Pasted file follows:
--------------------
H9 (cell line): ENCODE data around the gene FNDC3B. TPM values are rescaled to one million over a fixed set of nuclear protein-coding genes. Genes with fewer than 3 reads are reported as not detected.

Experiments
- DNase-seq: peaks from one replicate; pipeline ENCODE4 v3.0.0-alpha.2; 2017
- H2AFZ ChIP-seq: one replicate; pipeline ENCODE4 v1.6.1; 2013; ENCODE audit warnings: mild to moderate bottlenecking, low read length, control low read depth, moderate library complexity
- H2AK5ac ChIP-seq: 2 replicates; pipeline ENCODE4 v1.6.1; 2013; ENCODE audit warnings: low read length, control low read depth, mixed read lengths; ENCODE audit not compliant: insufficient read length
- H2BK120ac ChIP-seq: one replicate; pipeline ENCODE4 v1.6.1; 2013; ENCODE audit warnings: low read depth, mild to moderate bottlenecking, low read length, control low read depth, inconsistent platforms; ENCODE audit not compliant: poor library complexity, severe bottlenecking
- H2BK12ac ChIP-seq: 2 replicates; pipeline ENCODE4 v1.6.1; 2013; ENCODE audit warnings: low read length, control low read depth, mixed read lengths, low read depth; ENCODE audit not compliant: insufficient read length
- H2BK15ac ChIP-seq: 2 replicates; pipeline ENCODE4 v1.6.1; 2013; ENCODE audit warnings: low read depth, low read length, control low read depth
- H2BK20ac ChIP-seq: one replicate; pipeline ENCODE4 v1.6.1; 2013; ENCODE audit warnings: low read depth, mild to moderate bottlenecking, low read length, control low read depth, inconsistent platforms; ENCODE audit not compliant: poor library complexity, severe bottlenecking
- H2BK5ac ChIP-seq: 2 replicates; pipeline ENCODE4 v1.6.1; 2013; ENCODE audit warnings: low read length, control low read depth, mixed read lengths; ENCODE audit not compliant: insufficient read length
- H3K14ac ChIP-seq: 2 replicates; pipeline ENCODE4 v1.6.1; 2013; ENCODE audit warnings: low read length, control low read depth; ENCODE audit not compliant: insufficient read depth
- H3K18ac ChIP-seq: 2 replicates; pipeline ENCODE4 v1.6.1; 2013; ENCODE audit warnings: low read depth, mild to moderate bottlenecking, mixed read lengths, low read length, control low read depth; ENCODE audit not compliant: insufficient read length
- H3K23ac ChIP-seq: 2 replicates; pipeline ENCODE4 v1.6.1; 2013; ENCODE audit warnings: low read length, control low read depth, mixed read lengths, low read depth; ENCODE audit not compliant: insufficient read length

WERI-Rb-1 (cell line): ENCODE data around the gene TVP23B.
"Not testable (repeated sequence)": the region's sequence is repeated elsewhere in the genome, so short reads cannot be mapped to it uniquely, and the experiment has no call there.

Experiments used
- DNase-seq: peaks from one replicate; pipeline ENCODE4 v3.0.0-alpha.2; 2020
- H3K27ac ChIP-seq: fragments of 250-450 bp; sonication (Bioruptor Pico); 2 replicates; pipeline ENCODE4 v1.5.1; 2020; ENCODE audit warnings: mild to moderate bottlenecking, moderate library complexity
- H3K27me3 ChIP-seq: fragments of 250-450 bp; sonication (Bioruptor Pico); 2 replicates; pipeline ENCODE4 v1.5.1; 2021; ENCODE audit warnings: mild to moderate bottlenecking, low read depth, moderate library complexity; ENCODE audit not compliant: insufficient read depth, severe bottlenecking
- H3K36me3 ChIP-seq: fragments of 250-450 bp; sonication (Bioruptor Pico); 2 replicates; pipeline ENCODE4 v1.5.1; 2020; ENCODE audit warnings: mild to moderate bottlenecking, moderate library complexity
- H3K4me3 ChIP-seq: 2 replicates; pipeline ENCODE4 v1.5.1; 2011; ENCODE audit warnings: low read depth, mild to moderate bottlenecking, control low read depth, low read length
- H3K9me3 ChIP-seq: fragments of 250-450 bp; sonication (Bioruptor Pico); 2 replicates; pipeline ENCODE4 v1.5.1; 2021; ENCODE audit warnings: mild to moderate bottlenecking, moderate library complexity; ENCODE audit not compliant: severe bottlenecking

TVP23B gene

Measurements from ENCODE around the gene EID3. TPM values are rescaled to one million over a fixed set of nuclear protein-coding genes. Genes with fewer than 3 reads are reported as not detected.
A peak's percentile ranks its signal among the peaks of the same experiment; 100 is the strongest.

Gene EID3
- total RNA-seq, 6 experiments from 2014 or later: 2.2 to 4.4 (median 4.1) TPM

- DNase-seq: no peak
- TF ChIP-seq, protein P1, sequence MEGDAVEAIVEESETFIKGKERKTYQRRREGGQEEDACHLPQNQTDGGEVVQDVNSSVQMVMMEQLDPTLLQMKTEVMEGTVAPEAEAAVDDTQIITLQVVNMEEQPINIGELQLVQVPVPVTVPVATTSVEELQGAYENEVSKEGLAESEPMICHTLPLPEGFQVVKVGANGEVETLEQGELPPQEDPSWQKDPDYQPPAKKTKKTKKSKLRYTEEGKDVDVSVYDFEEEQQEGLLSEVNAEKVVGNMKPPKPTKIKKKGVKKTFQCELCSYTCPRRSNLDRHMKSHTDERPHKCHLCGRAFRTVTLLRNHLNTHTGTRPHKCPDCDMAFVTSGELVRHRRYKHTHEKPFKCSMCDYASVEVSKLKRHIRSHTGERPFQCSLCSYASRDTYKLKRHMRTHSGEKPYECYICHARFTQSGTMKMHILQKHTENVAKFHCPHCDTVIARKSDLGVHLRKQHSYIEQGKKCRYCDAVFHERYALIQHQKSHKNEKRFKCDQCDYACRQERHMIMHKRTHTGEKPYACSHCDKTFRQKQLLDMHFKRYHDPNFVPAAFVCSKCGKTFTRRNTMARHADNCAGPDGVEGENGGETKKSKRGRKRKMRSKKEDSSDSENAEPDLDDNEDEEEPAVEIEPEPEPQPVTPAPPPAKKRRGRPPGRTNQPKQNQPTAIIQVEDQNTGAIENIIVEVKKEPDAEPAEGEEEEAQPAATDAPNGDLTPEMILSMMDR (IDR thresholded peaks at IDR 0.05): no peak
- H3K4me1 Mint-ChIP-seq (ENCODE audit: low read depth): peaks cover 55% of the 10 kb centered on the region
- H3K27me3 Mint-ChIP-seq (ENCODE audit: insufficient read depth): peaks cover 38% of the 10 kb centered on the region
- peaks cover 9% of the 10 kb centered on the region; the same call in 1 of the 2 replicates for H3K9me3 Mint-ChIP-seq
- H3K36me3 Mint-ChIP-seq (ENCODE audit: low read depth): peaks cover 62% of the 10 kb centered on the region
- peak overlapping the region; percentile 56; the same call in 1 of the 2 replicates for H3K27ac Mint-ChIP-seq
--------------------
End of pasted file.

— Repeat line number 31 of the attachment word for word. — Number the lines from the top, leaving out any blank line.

- H3K27me3 Mint-ChIP-seq (ENCODE audit: insufficient read depth): peaks cover 38% of the 10 kb centered on the region